For our Full service our team will put your gear through the following steps!
First is the P-tex repair. We embed p-tex into the bases with a combination of clear and black P-tex depending on the color of the base. The P-Tex is designed to fill in the bases from hitting rocks, or other debris while out on the slops. Our goal here is the ensure the gouges on your bases is filled in.
In this next step we run your gear through the belt sanders to remove all debris and to flatten your skis as we prepare them for the stone grind and texturizing process. This is process is important as we need a completly flat surface to ensure we can get a great texture into the base and to ensure we have a perfectly flat surface to properly set your side edge and your base bevel angles.
The Science behind the stone grind. As the bases of your skis engage with the snow below, friction between the two converts kinetic energy into heat. And given heat’s propensity for returning frozen water back to it’s normal, liquidly self, a layer of water develops. Though short lived, it is this watery bridge between bases and snow that allows your skis to slide.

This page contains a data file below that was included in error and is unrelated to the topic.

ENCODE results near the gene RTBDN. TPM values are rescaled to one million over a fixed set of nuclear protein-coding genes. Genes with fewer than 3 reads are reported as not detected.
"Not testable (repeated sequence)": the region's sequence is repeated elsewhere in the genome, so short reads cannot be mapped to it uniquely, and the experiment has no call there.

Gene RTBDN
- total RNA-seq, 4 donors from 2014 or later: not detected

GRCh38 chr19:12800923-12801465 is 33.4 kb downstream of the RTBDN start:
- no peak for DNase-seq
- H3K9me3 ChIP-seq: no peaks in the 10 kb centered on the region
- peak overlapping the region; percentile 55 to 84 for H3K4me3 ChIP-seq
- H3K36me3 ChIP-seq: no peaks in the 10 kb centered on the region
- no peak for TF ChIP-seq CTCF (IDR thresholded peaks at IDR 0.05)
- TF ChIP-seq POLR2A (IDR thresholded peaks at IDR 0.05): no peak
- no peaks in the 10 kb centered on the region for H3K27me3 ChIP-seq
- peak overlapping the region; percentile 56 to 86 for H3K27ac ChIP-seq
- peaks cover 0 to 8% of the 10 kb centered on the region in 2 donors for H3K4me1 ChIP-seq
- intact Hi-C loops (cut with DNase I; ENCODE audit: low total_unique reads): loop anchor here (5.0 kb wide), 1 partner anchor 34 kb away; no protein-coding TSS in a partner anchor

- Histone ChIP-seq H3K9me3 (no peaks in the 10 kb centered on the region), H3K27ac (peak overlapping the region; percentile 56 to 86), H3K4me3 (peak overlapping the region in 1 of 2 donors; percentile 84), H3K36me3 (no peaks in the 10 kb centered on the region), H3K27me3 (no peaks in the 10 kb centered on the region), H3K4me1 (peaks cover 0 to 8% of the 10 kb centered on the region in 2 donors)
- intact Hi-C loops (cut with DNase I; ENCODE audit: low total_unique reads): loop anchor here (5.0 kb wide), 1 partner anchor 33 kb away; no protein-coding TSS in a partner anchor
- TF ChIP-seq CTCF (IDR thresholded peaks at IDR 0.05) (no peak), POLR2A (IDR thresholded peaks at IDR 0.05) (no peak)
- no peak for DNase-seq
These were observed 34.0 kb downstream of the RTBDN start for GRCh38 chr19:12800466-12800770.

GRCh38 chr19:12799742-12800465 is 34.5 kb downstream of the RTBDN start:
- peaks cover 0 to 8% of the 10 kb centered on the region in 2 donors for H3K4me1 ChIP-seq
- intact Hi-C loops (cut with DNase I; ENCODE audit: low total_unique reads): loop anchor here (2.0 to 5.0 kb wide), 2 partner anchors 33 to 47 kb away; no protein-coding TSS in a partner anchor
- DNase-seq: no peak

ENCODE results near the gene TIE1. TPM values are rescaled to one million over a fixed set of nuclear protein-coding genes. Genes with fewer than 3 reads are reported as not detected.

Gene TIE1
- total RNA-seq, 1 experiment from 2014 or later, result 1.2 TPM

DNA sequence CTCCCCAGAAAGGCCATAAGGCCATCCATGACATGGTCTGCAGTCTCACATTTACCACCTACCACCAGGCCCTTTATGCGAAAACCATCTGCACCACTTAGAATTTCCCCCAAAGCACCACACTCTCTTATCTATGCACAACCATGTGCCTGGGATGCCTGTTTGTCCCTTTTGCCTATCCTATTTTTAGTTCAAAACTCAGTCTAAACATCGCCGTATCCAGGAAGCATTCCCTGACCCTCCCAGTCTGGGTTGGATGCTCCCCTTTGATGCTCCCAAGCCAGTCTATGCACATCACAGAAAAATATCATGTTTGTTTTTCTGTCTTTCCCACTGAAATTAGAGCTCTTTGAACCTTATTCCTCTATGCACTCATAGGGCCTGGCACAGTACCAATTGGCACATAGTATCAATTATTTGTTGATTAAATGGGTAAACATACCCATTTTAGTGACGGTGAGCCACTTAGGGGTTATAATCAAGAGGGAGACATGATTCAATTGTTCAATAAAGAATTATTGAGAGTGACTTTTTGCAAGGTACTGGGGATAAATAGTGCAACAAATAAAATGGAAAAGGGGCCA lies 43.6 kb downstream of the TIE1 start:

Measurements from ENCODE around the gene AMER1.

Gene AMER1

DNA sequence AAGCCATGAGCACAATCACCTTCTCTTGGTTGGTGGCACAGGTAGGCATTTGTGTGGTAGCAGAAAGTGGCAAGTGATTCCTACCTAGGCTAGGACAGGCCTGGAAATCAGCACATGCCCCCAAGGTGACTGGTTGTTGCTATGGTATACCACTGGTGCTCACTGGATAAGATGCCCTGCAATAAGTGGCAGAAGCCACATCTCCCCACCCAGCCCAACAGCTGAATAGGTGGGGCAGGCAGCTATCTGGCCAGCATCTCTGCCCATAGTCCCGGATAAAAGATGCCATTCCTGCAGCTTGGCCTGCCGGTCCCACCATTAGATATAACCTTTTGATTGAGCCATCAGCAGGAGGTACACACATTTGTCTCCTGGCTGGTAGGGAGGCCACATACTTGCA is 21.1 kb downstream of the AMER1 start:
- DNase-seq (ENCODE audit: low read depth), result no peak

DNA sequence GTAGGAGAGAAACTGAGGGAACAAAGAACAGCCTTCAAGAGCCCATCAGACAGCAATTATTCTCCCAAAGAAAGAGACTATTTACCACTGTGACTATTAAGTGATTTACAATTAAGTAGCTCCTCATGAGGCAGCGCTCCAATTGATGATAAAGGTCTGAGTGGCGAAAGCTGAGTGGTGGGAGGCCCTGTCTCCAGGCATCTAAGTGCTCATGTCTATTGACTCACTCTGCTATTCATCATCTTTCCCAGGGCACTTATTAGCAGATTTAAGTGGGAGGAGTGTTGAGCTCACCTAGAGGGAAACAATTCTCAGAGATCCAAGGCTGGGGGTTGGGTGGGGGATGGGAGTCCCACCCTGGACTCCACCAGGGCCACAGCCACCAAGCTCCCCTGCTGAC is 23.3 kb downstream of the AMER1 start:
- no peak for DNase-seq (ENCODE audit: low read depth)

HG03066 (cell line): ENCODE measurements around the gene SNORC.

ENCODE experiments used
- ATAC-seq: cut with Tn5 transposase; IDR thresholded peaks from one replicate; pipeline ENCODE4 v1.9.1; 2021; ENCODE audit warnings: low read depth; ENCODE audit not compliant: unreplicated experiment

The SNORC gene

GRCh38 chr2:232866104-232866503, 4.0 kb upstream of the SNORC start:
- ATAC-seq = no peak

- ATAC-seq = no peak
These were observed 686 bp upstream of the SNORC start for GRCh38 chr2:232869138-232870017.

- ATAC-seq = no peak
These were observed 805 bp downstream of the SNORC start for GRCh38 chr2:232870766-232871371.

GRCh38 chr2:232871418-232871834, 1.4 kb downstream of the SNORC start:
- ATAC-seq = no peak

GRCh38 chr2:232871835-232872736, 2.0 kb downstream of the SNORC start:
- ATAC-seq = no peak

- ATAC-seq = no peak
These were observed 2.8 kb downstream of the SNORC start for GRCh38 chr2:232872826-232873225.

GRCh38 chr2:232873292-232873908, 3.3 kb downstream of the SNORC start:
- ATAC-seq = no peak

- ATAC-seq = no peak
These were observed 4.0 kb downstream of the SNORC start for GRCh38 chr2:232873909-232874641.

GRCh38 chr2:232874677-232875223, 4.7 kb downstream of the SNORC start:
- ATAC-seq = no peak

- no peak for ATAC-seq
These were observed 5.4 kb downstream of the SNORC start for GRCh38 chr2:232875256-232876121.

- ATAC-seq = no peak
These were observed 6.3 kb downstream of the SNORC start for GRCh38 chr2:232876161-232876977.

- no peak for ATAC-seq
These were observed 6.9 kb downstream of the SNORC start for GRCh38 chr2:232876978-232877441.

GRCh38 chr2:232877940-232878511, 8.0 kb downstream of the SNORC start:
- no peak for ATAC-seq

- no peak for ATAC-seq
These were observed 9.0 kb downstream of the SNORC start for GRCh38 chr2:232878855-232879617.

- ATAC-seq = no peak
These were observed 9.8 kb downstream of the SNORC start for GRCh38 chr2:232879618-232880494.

Now that being said, this layer of water can also be a speed thief – if too much builds up it creates suction, which disrupts your skis ability to glide fore and aft and side to side, this is where structure comes in.
Think of structure as a channel system. When matched appropriately to snow conditions and temperatures, the structure on your bases helps funnel the friction-produced water from under the ski and out to the edges where it is released. It is this shedding process that eliminates suction, and enables your skis to slide forward along the snow.
When implemented by experienced technicians the right structure on a ski will make changes to its performance you didn’t think were possible. With the current snow’s water content and temperature in mind, our shop will configure our stones accordingly.
We use our a Wintersteiger Trim Disc 71 to set your edges. We set our base bevel edge angle at 1 degree, and the side edges are typically set between 87 to 89 degrees depending on the skier type.
Hot Hand Wax and Buff:
Yes we still hand wax all of our skis! we feel this gives the ski maximum wax penetration into all of the structures we created with the stone grind. Once the wax is applied we then use a scrapper to remove the excess wax. We then take a buffing tool and run it over the bases to ensure all of the wax is deeply embedded into the structures. It is important that we do not lose the structure as this is what is really helping the ski or board glide over the snow. The wax assist in this process it is important to remember that not much wax is needed for the gear to perform at it's peak.